Maple Cream

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Maple cream — everything it touches becomes heavenly.

Maple cream is one of my favorite maple products we make on our homestead. But right up front, I think we need to talk about what we want to call this yumminess. A quick online search indicates that a lot of people call this wonderful, creamy sweetness “maple butter.” I have qualms with this moniker. Whenever I hear someone call it that I immediately think of apple butter. Apple butter was a prominent staple of my youth, and I never cared for it. So I never want to lump apple butter and glorious maple cream together in my brain. This thick but spreadable 100 percent pure all-maple wonder can be used on toast, crackers, pretzels, bagels, muffins, pancakes, waffles, doughnuts, shortbread cookies, or any ole thing your heart desires. While it sounds so very decadent, there is a huge bonus to maple cream over so many other things you might be tempted to slather on your toast. Maple cream is an all-natural product. Even though it’s sugar, it contains important nutrients such as amino acids, proteins, organic acids, minerals (calcium and potassium being the most prevalent) and even trace levels of some vitamins. Crazy enough, it even contains antioxidants. Now that’s a lot better than the high fructose corn syrup, hydrogenated vegetable oil, or dextrose you’ll find in store-bought jellies or that peanut butter that supposedly choosy mothers choose.

From Sweet Maple

So, in my limited chemistry-minded way, I’ll explain how this creamy magic happens because it’s pretty fascinating, yet so simple at the same time. To make maple sugar, cream, or candies, you have to start with some supersaturated syrup. The exact temperature of the syrup, how you stir (or don’t stir) the syrup, and how you cool the syrup all have an impact on what you wind up with. All of these factors impact the size of the crystals that form in your concoction.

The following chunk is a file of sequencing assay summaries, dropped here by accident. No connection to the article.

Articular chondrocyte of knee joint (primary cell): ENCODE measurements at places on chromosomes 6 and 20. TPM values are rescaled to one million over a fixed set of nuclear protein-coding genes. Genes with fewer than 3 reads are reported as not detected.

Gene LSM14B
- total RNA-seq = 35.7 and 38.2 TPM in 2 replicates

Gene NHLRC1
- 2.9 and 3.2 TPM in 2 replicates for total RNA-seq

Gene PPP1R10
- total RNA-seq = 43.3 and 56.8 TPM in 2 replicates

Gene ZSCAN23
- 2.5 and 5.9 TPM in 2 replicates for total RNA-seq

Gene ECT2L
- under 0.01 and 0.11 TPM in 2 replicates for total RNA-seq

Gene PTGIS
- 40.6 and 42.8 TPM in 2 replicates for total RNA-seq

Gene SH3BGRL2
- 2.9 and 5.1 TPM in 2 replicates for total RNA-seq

After filling every candy mold we own, we will smooth out our remaining hard candy on greased cookie trays to cool. We seem to always have already hardening candy before the spreading is even done.

As you heat it to make sugar or cream, the syrup becomes viscous and, if left alone, will start to solidify (think hard candy) before crystals can form and grow. On the other hand, if that hot, supersaturated syrup is stirred while it’s cooling, it will form crystals. I’m told that the mechanical motion of the spoon causes microscopic crystal nuclei to form (or something like that). Basically, if you keep stirring, you form crystals, mix those tiny crystals throughout the thickened syrup, and cause them to grow in size and increase in number. Depending on what you want to make, you’ll need different sizes of crystals. Thankfully other folks have figured out all the details. So right here, with zero knowledge of the chemistry of maple syrup, I can break it all down for you and have you making the best maple cream and candies ever. You will find a slight range of temperatures works okay for most of these confections, but I’m listing the details that have proven to work the best for me. Also, the temperatures listed are assuming you’re at a standard altitude and the boiling point of water where you are is at 212°F. I should also warn you — it’s kind of obvious, but still — that to make any of these glorious confections, you will be working with some really hot syrup, folks, so do use caution.

Even when maple products turn out not so pretty, like these rejected pieces of soft and hard candy, they are always oh-so yummy.

Make some sugar on snow!

Boil a little syrup to 235 degrees Fahrenheit then immediately drizzle it on packed snow. It hardens on contact. That’s seriously all there is to making this yumminess.

Also from Sweet Maple:

Did you know that there are nearly two dozen tappable trees across the United States? Chances are you have at least one in your very own backyard. Want to bring more healthy food and sustainability into your life? In Sweet Maple, sugarmaker Michelle Visser and her family guide you through every step of all-natural syrup production—with directions for tapping one tree or dozens. In addition to sugaring techniques, tips from sugar shacks, and fun stories of multi-generational family operations, she shares many of her own family’s tried-and-true maple recipes while detailing the life-changing benefits of using maple products in place of refined sugar in the kitchen. Join Michelle on her family’s sweet journey, from tap to table.

Reprinted with permission from Sweet Maple: Backyard Sugarmaking from Tap to Table by Michelle Visser and published by Lyons Press, 2019.